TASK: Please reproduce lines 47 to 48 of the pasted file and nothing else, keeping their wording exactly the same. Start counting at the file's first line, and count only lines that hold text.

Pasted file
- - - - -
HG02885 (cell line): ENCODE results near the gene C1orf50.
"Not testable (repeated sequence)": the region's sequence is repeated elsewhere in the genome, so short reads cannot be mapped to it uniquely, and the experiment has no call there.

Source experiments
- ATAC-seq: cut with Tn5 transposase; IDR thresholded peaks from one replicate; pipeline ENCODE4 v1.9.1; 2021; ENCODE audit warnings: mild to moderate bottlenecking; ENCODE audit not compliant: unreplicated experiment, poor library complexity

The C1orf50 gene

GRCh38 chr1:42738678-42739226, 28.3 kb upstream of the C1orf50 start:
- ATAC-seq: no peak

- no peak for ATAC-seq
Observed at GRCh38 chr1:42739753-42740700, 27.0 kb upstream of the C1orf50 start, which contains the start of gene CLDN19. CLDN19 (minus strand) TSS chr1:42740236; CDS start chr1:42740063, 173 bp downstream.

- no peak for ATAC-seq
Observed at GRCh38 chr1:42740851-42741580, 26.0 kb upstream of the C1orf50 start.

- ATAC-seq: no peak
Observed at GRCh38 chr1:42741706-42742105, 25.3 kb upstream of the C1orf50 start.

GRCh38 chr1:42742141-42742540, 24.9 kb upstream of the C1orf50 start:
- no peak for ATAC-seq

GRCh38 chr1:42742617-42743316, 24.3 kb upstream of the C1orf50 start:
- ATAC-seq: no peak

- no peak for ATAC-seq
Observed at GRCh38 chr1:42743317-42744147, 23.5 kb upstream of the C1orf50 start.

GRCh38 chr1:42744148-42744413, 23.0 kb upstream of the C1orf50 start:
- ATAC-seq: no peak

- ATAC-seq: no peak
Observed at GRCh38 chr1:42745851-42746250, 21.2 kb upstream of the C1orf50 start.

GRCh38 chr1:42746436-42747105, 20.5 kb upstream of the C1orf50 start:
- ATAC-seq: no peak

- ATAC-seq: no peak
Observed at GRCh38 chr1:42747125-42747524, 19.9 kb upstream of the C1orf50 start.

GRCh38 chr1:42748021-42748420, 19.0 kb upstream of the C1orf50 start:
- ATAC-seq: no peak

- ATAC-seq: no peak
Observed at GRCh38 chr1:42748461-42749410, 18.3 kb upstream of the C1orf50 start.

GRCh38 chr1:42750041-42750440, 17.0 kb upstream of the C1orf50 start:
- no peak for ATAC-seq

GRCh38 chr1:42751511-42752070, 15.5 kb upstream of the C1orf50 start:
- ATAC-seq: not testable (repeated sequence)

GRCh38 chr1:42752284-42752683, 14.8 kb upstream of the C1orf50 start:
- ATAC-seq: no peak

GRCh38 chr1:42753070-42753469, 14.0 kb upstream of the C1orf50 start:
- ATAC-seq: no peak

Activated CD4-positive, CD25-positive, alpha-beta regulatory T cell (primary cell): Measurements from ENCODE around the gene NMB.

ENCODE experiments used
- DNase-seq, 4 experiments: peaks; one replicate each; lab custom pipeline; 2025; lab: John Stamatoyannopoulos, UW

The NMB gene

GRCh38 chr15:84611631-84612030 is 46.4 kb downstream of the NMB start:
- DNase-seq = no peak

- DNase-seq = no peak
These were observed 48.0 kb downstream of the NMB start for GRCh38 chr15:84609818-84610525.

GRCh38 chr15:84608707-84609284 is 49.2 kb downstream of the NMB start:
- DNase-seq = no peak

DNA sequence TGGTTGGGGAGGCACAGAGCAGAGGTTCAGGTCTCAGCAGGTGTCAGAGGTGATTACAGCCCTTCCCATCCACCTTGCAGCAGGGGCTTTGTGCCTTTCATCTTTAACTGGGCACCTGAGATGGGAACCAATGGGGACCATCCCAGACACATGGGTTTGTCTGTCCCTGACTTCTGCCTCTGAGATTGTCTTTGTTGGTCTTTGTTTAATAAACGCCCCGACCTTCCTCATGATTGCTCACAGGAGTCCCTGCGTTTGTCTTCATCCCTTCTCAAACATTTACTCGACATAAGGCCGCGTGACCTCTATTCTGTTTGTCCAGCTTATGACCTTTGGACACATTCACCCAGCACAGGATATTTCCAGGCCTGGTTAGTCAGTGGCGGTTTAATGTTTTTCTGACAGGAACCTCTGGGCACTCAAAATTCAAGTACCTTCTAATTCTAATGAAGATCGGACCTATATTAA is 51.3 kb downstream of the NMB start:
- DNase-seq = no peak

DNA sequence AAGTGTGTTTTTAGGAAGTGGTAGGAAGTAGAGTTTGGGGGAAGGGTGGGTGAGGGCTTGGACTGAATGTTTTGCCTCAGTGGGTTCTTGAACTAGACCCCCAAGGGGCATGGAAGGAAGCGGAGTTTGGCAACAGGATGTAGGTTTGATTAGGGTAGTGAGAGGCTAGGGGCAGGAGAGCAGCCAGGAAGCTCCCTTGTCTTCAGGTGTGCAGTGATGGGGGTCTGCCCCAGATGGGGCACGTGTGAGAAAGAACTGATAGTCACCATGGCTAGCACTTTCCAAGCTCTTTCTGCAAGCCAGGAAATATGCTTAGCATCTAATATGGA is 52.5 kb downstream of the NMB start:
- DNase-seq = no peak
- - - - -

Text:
These were observed 48.0 kb downstream of the NMB start for GRCh38 chr15:84609818-84610525.

GRCh38 chr15:84608707-84609284 is 49.2 kb downstream of the NMB start: